Posts Tagged ‘market’

Plan versus Market Explanations in Computer Industry (6)

 

Equally important is a country’s managerial culture, which may or may not be well suited to the fast-changing, highly competitive computer industry. A country will ultimately succeed in computers to the extent that its domestic companies succeed or it is able to attract investment from successful foreign multinationals. Path Dependencies. This refers to the development […]

Plan versus Market Explanations in Computer Industry (5)

 

Our approach explains differences in industrial performance between companies and countries primarily in terms of: The Structure of the Global Computer Production System. Both the structure and the evolution of that system are important. This includes competition, alliances, and market transactions among companies at different levels of the production chain, from silicon to systems to […]

Plan versus Market Explanations in Computer Industry (4)

 

How, then, do we reconcile these two apparently different points of view? The answer lies not in ideological arguments over free markets versus government planning. Rather, it lies in the details. Industrial policies have been effective in the computer industry when they move in concert with market forces, and when they are aimed at developing […]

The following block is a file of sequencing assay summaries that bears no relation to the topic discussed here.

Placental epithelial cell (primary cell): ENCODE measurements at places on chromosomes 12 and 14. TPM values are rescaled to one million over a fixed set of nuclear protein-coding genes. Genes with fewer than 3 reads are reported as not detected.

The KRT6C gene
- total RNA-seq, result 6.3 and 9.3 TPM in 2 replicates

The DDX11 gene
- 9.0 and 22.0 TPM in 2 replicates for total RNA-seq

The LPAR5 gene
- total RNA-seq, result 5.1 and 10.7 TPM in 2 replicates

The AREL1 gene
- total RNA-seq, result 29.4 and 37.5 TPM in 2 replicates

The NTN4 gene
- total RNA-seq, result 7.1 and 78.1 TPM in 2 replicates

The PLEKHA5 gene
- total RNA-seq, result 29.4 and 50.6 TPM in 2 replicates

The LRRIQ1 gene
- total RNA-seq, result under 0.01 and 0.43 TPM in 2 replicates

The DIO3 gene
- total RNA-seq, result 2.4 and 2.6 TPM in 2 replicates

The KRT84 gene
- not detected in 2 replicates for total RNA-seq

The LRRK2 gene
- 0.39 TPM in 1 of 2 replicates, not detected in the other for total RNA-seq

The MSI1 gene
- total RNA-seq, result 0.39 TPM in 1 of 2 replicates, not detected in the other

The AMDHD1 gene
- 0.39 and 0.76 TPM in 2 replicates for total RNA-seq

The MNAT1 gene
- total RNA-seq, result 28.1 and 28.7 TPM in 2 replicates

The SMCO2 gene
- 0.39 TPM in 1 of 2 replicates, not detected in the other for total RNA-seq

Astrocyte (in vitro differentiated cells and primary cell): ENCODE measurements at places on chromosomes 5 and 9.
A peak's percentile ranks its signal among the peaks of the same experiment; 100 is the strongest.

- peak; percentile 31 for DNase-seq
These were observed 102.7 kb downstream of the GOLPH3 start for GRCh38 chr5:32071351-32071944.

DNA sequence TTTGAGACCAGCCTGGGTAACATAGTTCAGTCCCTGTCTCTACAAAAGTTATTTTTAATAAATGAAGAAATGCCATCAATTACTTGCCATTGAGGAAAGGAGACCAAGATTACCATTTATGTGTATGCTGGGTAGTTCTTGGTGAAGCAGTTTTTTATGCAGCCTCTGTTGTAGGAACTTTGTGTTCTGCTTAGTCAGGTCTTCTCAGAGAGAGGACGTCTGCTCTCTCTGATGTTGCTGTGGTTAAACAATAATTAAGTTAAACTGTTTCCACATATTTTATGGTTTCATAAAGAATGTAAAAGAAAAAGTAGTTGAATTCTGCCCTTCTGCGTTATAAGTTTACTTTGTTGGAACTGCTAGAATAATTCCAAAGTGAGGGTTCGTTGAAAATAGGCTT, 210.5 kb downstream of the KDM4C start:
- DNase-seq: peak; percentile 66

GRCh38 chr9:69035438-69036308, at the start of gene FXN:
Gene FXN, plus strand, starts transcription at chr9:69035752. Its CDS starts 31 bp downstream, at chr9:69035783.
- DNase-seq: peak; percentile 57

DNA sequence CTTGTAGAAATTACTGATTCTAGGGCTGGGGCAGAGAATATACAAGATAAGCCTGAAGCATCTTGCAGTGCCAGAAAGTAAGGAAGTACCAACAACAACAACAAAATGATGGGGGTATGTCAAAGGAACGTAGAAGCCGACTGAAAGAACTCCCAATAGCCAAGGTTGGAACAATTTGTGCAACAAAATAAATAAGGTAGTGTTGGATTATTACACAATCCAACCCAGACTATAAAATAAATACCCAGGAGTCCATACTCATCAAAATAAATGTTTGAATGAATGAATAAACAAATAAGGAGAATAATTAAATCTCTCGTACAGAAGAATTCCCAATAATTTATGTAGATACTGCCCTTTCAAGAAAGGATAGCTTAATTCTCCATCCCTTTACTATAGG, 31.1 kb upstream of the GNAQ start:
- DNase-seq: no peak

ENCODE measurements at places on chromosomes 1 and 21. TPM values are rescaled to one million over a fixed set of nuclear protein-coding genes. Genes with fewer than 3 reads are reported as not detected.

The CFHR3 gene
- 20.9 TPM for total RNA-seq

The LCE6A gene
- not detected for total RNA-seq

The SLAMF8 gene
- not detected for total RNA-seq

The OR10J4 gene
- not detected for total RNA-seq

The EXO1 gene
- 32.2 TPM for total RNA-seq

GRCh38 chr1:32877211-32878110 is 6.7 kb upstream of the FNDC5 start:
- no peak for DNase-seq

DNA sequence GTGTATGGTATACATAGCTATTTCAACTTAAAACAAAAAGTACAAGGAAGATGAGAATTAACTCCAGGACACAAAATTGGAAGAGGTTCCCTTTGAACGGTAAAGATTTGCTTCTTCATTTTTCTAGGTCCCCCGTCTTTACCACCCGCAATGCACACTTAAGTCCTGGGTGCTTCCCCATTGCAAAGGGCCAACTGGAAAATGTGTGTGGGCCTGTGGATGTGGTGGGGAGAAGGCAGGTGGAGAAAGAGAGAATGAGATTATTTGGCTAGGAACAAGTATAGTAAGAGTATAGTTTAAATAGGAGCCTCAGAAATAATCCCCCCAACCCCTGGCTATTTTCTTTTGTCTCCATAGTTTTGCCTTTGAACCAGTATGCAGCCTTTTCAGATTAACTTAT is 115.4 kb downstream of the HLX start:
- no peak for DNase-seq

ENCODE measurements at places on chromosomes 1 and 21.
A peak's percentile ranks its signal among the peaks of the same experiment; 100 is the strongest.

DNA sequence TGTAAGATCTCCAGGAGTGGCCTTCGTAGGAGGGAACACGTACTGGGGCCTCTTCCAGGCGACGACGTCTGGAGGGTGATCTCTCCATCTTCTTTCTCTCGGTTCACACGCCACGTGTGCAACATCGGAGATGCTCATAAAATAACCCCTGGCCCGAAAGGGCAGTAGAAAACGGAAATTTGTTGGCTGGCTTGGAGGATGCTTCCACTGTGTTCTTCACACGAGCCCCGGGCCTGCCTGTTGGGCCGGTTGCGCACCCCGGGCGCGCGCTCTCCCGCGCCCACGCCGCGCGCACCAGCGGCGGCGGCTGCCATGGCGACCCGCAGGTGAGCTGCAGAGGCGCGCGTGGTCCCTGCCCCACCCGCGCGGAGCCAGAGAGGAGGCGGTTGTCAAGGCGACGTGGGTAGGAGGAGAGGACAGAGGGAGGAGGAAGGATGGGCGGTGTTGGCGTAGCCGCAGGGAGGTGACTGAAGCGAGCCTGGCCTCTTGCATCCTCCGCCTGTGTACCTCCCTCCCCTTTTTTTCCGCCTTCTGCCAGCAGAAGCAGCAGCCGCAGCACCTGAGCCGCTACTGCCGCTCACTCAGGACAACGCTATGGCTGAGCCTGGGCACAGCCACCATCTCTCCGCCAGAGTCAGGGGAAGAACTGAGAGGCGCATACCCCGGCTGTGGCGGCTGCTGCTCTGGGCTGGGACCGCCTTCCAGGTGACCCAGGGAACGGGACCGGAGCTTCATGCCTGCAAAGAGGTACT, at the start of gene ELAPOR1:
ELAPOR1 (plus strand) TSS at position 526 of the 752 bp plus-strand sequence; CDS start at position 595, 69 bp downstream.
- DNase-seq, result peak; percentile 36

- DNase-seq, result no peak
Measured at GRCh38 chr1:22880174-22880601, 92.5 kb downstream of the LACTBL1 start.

Plan versus Market Explanations in Computer Industry (3)

 

Our view is that both market and plan perspectives offer important insights into the success of the East Asian countries in computers, but neither is sufficient. Much of the East Asian success has been the result of the actions of companies and entrepreneurs acting in a highly competitive environment with limited government intervention.

Plan versus Market Explanations in Computer Industry (2)

 

In the neoclassical view, a country’s success in a particular industry such as computers results from the actions of the private sector—companies—rather than from the targeted industrial policy of governments.

Plan versus Market Explanations in Computer Industry

 

In comparing the different strategies of these countries in developing their computer industries, we seek to shed light on a central question in development economics: how can companies and countries establish and maintain a viable competitive position in a highly globalized, technologically dynamic industry?

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